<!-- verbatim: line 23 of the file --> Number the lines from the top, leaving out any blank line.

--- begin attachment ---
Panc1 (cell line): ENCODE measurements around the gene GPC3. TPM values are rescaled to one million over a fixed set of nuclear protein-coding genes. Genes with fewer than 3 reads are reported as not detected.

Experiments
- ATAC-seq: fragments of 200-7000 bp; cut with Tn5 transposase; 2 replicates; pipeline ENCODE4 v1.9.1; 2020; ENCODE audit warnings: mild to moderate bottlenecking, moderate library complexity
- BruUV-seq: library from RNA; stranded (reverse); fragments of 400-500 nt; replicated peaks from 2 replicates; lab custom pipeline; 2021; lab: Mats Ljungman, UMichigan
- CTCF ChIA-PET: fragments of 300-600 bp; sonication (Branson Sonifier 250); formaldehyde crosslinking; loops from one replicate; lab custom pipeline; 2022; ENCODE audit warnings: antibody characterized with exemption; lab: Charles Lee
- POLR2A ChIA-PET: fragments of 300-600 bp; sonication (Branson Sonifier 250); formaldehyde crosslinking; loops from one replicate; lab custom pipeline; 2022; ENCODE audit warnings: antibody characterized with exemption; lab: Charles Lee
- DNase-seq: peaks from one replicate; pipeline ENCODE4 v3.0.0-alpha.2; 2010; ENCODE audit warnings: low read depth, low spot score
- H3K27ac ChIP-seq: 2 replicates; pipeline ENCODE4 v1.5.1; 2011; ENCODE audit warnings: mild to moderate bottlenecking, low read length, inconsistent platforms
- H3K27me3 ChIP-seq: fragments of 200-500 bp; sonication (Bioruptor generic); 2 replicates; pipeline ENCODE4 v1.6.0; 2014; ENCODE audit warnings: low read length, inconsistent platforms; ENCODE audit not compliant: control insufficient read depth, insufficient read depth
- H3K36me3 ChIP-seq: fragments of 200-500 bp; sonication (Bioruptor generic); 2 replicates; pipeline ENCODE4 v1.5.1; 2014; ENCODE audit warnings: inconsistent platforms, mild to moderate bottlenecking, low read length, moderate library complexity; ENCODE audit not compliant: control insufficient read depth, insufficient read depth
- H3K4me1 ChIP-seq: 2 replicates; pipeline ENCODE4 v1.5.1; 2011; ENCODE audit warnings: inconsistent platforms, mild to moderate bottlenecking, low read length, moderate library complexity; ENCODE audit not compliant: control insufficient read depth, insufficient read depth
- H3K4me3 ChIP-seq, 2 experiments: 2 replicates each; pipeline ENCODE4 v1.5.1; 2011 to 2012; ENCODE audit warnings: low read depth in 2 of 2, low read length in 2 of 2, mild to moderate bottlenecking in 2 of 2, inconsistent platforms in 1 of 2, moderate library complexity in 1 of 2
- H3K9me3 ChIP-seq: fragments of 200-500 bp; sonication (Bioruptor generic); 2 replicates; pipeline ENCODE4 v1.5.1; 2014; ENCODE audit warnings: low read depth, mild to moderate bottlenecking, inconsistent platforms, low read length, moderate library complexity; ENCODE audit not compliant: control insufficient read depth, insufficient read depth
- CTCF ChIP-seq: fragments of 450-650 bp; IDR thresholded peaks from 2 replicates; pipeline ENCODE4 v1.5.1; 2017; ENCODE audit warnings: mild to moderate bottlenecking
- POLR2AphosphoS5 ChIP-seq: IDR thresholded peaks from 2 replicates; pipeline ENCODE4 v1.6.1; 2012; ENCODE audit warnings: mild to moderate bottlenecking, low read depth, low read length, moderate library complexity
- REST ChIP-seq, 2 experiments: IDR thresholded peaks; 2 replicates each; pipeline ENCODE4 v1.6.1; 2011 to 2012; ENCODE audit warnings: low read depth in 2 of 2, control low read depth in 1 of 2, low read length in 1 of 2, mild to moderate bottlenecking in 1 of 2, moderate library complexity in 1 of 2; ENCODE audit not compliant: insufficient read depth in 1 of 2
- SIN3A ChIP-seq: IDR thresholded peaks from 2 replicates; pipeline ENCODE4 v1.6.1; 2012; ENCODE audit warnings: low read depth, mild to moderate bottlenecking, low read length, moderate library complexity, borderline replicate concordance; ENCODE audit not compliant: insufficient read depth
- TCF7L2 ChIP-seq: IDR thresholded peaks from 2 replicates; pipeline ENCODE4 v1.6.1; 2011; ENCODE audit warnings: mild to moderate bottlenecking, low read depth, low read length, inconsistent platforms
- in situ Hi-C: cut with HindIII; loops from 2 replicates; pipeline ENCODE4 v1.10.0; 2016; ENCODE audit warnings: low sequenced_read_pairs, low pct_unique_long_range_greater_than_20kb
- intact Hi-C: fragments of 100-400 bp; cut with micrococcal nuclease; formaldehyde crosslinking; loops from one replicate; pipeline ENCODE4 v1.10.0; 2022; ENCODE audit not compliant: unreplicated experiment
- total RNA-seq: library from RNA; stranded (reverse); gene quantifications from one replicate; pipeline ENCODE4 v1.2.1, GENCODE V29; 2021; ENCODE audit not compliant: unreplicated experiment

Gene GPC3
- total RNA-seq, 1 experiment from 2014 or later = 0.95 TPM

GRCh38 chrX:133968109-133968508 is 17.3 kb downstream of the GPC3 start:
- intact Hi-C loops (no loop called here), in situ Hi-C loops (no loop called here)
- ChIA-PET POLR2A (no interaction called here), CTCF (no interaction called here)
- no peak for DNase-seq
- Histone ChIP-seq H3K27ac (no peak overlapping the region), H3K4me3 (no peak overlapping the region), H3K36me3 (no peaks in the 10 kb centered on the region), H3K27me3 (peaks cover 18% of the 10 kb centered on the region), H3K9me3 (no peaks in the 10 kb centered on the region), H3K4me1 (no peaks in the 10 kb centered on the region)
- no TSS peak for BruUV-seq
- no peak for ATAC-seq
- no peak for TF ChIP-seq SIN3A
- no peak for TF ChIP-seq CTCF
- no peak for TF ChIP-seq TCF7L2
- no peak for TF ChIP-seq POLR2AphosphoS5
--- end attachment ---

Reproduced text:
- total RNA-seq, 1 experiment from 2014 or later = 0.95 TPM